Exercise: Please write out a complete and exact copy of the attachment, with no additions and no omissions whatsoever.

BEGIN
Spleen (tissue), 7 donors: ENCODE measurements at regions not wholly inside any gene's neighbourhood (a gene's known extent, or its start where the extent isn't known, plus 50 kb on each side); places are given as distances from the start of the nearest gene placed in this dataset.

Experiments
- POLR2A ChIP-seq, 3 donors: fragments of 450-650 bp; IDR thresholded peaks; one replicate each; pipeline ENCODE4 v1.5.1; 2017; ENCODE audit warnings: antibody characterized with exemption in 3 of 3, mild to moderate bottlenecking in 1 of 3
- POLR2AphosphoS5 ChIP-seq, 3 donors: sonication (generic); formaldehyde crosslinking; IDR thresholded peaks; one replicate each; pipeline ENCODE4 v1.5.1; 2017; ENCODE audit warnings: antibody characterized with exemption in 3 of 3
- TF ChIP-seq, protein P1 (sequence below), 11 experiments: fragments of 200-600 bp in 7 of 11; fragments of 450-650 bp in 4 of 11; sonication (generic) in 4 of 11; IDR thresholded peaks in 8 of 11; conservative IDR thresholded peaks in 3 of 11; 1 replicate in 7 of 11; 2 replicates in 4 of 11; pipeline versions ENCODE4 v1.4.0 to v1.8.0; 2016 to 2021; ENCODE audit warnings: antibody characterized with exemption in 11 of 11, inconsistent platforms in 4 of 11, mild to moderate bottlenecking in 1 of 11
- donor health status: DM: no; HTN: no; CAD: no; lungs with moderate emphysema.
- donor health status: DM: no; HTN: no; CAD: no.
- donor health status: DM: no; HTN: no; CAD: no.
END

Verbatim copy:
Spleen (tissue), 7 donors: ENCODE measurements at regions not wholly inside any gene's neighbourhood (a gene's known extent, or its start where the extent isn't known, plus 50 kb on each side); places are given as distances from the start of the nearest gene placed in this dataset.

Experiments
- POLR2A ChIP-seq, 3 donors: fragments of 450-650 bp; IDR thresholded peaks; one replicate each; pipeline ENCODE4 v1.5.1; 2017; ENCODE audit warnings: antibody characterized with exemption in 3 of 3, mild to moderate bottlenecking in 1 of 3
- POLR2AphosphoS5 ChIP-seq, 3 donors: sonication (generic); formaldehyde crosslinking; IDR thresholded peaks; one replicate each; pipeline ENCODE4 v1.5.1; 2017; ENCODE audit warnings: antibody characterized with exemption in 3 of 3
- TF ChIP-seq, protein P1 (sequence below), 11 experiments: fragments of 200-600 bp in 7 of 11; fragments of 450-650 bp in 4 of 11; sonication (generic) in 4 of 11; IDR thresholded peaks in 8 of 11; conservative IDR thresholded peaks in 3 of 11; 1 replicate in 7 of 11; 2 replicates in 4 of 11; pipeline versions ENCODE4 v1.4.0 to v1.8.0; 2016 to 2021; ENCODE audit warnings: antibody characterized with exemption in 11 of 11, inconsistent platforms in 4 of 11, mild to moderate bottlenecking in 1 of 11
- donor health status: DM: no; HTN: no; CAD: no; lungs with moderate emphysema.
- donor health status: DM: no; HTN: no; CAD: no.
- donor health status: DM: no; HTN: no; CAD: no.